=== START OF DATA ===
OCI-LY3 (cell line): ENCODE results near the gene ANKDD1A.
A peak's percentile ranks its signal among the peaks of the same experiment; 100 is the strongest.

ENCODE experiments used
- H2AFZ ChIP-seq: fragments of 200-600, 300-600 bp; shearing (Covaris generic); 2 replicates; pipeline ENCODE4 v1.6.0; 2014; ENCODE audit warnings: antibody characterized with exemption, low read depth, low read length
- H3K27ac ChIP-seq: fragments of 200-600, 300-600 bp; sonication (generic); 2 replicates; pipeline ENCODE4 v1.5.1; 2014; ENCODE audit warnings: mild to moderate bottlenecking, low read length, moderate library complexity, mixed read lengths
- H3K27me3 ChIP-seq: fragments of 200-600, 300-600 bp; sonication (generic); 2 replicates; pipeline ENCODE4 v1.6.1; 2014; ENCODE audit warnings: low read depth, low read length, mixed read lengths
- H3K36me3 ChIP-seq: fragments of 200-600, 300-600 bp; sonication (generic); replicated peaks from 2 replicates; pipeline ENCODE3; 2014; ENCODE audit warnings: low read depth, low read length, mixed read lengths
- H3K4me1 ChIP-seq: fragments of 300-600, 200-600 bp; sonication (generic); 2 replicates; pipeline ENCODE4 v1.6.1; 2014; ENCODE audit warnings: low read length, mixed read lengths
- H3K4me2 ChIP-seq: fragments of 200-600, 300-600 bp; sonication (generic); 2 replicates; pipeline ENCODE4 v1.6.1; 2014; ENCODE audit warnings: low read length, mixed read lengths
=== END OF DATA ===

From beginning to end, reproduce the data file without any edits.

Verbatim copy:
OCI-LY3 (cell line): ENCODE results near the gene ANKDD1A.
A peak's percentile ranks its signal among the peaks of the same experiment; 100 is the strongest.

ENCODE experiments used
- H2AFZ ChIP-seq: fragments of 200-600, 300-600 bp; shearing (Covaris generic); 2 replicates; pipeline ENCODE4 v1.6.0; 2014; ENCODE audit warnings: antibody characterized with exemption, low read depth, low read length
- H3K27ac ChIP-seq: fragments of 200-600, 300-600 bp; sonication (generic); 2 replicates; pipeline ENCODE4 v1.5.1; 2014; ENCODE audit warnings: mild to moderate bottlenecking, low read length, moderate library complexity, mixed read lengths
- H3K27me3 ChIP-seq: fragments of 200-600, 300-600 bp; sonication (generic); 2 replicates; pipeline ENCODE4 v1.6.1; 2014; ENCODE audit warnings: low read depth, low read length, mixed read lengths
- H3K36me3 ChIP-seq: fragments of 200-600, 300-600 bp; sonication (generic); replicated peaks from 2 replicates; pipeline ENCODE3; 2014; ENCODE audit warnings: low read depth, low read length, mixed read lengths
- H3K4me1 ChIP-seq: fragments of 300-600, 200-600 bp; sonication (generic); 2 replicates; pipeline ENCODE4 v1.6.1; 2014; ENCODE audit warnings: low read length, mixed read lengths
- H3K4me2 ChIP-seq: fragments of 200-600, 300-600 bp; sonication (generic); 2 replicates; pipeline ENCODE4 v1.6.1; 2014; ENCODE audit warnings: low read length, mixed read lengths